Notably, 48% of those polled said they have poured oil and fat down their kitchen sink – a figure that was slightly higher than the 47% recorded in 2017 and 2018, despite the fact that more people now understand how harmful this is.
The items people most commonly admitted to having flushed down the toilet were flushable wet wipes, kitchen roll and tampons. More than half – 55% – said they had flushed some form of wet wipe, and 34% had flushed a tampon. Among female respondents, these figures rose to 58% and 46% respectively, while 20% of men said they have flushed a condom down the toilet.
In spite of the broad improvements in public awareness of proper disposal practices, some of these persistently damaging habits can be attributed to an ongoing lack of education. For example, 85% of those surveyed had never heard of concretebergs – a type of blockage formed by building materials and cement – and 63% had no understanding of how to properly dispose of cement.
Moreover, few of those polled were able to specifically identify contact lenses, razor blades or improperly flushed medical products as potential contributors to fatbergs, further underlining the fact that crucial gaps in public understanding still exist.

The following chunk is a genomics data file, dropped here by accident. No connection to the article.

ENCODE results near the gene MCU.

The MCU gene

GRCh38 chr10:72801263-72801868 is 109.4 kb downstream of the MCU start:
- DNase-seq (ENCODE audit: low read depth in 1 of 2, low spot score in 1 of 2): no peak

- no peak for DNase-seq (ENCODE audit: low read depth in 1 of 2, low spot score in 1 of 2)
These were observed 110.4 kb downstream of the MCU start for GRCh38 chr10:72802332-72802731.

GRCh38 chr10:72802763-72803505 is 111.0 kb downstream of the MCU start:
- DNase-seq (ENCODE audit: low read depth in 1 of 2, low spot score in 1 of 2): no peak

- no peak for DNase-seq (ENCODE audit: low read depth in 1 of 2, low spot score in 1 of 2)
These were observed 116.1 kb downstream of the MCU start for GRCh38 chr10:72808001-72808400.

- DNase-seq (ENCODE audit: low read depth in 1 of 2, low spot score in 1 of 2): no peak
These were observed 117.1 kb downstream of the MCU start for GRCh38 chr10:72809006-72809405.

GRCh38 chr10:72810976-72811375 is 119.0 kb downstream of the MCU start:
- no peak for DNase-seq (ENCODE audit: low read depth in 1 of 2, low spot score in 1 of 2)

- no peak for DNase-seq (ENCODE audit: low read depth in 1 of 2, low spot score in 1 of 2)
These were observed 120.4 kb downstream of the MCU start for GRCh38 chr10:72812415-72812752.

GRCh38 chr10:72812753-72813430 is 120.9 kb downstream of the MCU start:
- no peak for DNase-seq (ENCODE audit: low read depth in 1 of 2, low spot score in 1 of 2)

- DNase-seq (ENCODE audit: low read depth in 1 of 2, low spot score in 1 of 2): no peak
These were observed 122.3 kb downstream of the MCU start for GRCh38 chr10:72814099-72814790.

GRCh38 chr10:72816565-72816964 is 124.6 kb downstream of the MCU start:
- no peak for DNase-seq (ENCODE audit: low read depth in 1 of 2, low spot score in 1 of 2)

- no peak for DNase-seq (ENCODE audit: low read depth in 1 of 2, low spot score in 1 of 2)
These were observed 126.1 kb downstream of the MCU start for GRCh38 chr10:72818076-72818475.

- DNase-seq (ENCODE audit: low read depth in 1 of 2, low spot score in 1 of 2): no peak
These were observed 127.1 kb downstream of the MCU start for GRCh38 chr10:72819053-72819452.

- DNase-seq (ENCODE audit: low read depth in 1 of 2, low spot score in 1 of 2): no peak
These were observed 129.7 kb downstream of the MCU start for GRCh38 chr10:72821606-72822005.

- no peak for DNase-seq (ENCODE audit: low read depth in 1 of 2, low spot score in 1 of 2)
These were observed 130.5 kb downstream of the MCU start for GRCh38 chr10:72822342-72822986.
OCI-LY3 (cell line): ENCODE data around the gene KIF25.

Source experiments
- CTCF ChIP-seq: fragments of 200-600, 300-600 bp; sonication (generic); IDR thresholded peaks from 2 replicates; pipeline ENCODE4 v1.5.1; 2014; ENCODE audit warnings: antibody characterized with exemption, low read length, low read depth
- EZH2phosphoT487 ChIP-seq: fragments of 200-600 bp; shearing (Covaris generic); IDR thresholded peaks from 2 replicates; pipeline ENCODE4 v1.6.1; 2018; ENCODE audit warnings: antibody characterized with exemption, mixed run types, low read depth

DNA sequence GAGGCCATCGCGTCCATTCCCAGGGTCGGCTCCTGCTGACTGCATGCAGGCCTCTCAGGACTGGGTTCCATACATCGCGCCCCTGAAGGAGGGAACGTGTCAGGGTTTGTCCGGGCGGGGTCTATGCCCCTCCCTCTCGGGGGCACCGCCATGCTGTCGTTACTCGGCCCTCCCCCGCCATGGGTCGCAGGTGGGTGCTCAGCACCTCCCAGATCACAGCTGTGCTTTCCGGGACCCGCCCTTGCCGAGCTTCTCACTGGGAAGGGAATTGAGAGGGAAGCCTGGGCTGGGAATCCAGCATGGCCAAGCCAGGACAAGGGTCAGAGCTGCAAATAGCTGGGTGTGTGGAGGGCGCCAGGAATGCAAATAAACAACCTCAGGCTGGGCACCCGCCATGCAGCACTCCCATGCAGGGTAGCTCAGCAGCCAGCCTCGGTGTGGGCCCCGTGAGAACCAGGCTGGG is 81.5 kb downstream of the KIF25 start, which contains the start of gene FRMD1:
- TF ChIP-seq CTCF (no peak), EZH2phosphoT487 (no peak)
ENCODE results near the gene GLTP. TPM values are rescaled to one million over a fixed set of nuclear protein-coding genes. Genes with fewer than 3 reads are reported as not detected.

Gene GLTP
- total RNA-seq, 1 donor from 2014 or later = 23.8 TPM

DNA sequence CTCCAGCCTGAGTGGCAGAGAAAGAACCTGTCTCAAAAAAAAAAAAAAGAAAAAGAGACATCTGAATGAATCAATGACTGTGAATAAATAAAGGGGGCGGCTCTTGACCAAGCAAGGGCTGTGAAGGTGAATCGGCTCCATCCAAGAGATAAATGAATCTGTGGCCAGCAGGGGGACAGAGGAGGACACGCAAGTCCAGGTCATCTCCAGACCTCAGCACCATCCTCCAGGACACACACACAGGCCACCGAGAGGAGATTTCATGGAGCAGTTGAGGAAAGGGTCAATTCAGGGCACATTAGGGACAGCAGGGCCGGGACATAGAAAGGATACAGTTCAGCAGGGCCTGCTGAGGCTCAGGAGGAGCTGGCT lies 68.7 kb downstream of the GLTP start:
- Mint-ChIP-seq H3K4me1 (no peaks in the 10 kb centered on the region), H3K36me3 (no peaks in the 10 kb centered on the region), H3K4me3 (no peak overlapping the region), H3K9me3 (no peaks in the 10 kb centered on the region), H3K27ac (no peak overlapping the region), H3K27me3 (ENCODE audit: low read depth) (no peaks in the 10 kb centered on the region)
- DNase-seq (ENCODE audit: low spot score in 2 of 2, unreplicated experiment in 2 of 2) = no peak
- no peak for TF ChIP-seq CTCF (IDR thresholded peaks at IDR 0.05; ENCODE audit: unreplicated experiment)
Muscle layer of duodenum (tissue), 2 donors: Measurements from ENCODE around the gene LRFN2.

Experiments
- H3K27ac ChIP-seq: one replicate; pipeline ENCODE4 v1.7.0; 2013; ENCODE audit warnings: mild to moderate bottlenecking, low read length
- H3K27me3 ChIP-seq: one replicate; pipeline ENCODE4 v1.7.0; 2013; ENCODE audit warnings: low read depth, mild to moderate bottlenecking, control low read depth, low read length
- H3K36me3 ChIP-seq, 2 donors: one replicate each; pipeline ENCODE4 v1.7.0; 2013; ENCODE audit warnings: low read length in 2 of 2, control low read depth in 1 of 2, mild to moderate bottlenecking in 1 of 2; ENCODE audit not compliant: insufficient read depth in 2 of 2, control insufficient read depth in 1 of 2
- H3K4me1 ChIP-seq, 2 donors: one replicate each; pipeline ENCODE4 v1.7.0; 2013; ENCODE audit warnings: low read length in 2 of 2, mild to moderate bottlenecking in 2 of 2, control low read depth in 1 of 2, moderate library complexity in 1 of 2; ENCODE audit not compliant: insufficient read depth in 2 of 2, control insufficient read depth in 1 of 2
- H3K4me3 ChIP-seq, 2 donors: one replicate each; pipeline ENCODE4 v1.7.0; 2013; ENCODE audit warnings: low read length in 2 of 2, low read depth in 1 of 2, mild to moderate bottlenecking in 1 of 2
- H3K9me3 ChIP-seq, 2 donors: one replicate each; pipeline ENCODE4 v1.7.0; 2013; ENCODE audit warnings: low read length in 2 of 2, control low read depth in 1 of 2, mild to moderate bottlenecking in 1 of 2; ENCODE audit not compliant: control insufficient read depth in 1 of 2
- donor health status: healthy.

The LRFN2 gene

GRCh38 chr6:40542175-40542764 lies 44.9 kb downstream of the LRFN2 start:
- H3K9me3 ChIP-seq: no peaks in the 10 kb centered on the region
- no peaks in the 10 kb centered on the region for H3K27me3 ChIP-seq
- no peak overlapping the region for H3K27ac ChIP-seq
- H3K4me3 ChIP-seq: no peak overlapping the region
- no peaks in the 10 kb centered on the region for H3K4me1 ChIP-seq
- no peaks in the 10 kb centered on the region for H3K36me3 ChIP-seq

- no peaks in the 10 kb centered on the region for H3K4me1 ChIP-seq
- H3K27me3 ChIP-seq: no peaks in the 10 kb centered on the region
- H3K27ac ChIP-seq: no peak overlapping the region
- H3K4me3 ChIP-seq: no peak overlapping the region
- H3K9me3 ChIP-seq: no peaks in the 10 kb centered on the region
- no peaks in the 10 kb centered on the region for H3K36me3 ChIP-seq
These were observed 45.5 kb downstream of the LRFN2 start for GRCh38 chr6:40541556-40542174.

What could help to create lasting change?
Although the latest Lanes survey highlights significant room for improvement on this important issue, it also shed light on a few potential ways in which these changes could be achieved.
For example, around two-thirds of respondents said programmes to teach primary and secondary school pupils about proper waste disposal – such as Lanes’ Fatberg Fighters scheme – would be a good way of preventing pollution and drain blockages. Others suggested approaches such as better access to recycling services, fines for improper disposal and clearer information on product packaging.
The role of TV programmes like the BBC’s Blue Planet II, which highlighted the impact of plastic pollution, was also emphasised. Some 52% of those polled said there should be more TV shows like this and of the 40% of respondents who watched the documentary, 57% have reduced the number of plastic bags they use and 52% now recycle more often.
Additionally, 66% of respondents showed a willingness to take part in a month-long challenge to tackle their bad waste disposal habits. This is the exact objective of Unblocktober, [Link – www.unblocktober.org] a nationwide awareness month that Lanes will launch in October 2019, challenging individuals and businesses across the country to change their behaviour with a series of simple pledges to help protect our sewers and seas from fatbergs and plastic.
Clearly, the findings of our 2019 survey show that progress still needs to be made before these issues with the UK’s drainage infrastructure can be overcome – but with the understanding and support of the British public, it remains an achievable goal.
Head of Marketing
Lanes for Drains
Tel: +44 (0)113 385 8400